President Recep Tayyip Erdogan has announced that Turkish soldiers to be gradually deployed to Libya. Turkish military units will begin moving into Libya to support the Government of National Accord (GNA) in Tripoli, one of the two opposing governments in the country. This decision came after Turkey received a request for military support from Fayez al-Sarraj, the head of GNA; Egypt, the United Arab Emirates, Saudi Arabia, and Russia have all lent their support to this rival government, which has caused the GNA to seek help from countries like Turkey. According to the New York Times, as of now, the current plan is to deploy these Turkish troops for just a year to bolster the government in Tripoli and return to a peaceful political process.
Erdogan told CNN that Turkish troops would establish an operations center that would focus on coordination and training of Libyan troops. He added that the first round of troops have already begun to gradually head out but a larger concentration would follow later. Erdogan also said, “It is to keep them on their feet and let them come out of it with victory and have their own land…The actual aim of this decision that the Grand National Assembly of Turkey has taken is to help secure a ceasefire, and help return to the political process.” The Turkish president also emphasized that Turkish soldiers would not be doing the fighting; they would be training Libyan and other fighting sources, such as Syrians. He made it clear that Turkey’s goal was “not to fight,” but “to support the legitimate government and avoid a humanitarian tragedy.”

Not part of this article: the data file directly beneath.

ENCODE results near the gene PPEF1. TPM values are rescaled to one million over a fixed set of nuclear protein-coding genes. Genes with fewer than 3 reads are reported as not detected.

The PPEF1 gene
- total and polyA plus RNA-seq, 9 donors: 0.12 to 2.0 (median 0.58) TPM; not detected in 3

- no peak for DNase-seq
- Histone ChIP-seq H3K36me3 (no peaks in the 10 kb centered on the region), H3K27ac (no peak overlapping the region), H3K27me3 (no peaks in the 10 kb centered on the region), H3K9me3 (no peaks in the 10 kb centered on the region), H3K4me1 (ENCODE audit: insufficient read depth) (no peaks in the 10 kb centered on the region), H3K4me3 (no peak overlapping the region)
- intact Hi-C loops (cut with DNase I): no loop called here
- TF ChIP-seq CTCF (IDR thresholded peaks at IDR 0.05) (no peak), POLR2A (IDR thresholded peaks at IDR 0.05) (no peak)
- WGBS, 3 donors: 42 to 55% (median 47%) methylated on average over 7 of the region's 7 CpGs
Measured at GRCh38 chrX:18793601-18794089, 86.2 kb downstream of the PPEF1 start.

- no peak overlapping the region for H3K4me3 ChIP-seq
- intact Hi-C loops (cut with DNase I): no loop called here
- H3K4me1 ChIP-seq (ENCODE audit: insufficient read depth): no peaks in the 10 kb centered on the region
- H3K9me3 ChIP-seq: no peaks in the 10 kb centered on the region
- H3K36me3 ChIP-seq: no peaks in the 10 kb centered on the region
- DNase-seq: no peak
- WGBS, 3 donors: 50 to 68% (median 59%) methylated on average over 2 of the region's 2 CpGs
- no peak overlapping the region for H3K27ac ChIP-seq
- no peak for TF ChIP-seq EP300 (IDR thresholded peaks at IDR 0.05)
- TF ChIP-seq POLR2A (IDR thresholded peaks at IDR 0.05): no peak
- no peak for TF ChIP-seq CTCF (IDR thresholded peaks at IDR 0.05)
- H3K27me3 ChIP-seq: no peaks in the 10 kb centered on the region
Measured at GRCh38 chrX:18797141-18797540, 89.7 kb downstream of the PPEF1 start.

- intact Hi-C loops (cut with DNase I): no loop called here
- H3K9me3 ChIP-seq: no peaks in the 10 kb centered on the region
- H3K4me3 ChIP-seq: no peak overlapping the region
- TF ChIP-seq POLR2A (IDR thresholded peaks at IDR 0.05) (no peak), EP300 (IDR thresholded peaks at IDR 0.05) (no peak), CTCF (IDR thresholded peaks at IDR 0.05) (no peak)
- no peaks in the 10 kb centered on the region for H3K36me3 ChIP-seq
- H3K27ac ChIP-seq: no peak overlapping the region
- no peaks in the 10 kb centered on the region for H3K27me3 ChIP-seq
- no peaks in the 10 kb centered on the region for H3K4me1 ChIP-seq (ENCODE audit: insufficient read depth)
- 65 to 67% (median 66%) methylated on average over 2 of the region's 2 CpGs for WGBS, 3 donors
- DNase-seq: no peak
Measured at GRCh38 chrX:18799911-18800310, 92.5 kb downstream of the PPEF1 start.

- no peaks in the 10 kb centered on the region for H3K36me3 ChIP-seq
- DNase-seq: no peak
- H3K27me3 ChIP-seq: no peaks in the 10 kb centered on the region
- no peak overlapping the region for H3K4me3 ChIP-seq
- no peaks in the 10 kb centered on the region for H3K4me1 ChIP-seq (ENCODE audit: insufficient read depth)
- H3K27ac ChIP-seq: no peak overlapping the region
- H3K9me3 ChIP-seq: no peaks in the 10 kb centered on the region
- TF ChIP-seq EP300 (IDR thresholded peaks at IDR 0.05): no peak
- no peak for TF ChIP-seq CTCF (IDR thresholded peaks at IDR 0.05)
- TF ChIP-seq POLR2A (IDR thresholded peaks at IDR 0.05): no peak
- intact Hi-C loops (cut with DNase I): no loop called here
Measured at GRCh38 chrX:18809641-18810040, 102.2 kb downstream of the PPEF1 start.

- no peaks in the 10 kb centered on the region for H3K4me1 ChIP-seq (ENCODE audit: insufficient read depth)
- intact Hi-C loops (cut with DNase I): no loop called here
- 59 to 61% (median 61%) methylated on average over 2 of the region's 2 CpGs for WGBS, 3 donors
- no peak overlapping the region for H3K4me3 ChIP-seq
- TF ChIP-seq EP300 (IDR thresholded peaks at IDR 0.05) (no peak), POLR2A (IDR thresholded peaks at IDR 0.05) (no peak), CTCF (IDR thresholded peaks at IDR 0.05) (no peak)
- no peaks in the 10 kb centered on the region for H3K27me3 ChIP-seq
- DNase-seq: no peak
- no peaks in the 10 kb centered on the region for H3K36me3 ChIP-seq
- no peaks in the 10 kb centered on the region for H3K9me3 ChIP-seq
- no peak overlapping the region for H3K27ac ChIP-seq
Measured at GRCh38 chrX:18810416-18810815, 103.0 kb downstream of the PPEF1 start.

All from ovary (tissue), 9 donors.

In late November of 2019, Turkey and the GNA signed security and maritime agreements. This cleared the way for current Turkish troop deployment, but also angered Mediterranean countries such as Greece who have long sought to exploit the oil markets in this region. Last week, Libya’s eastern government, the Libyan National Army, voted against the deals their western counterpart government had made with Turkey. Later that same day, at least 30 people were killed and another 33 were injured in an attack on a military academy in Tripoli. This attack was a clear sign of a worsening situation and President Erdogan condemned the attack while calling for an immediate ceasefire.
Prior to 2011, Libya was a prosperous and fairly successful state. However, after the NATO-led uprising in 2011 that toppled Muammar Gaddafi’s regime, the country has become a failed state enveloped in chaos. Ever since 2014, Libya has been split into eastern and western governments. The GNA currently controls western Libya and its counterpart in the East, the Libyan National Army, controls the oil fields. Last week, General Khalifa Haftar, the leader of the Libyan National Army, called upon all Libyan citizens to gather arms and prepare to fight in response to Turkey’s troop deployment. He stated, “We accept the challenge and declare jihad and a call to arms,” in a televised address. Additionally, he declared all Libyans should bear arms, “men and women, soldiers and civilians, to defend our land and our honour.”
It still is not quite clear what President Erdogan intends to do to bring peace or even a ceasefire to Libya. All statements made on the troops deployment state the intended goals, but make to mention to Turkey’s actual plans besides a mention of setting up an operations center to train Libyan troops. Again, the main plan is to support and bolster the GNA; however, the question of how Erdogan exactly intends to do that remains unanswered. What is clear is that the violence, chaos, and instability in Libya has gone on far too long and something of a peace process must return to Libya.
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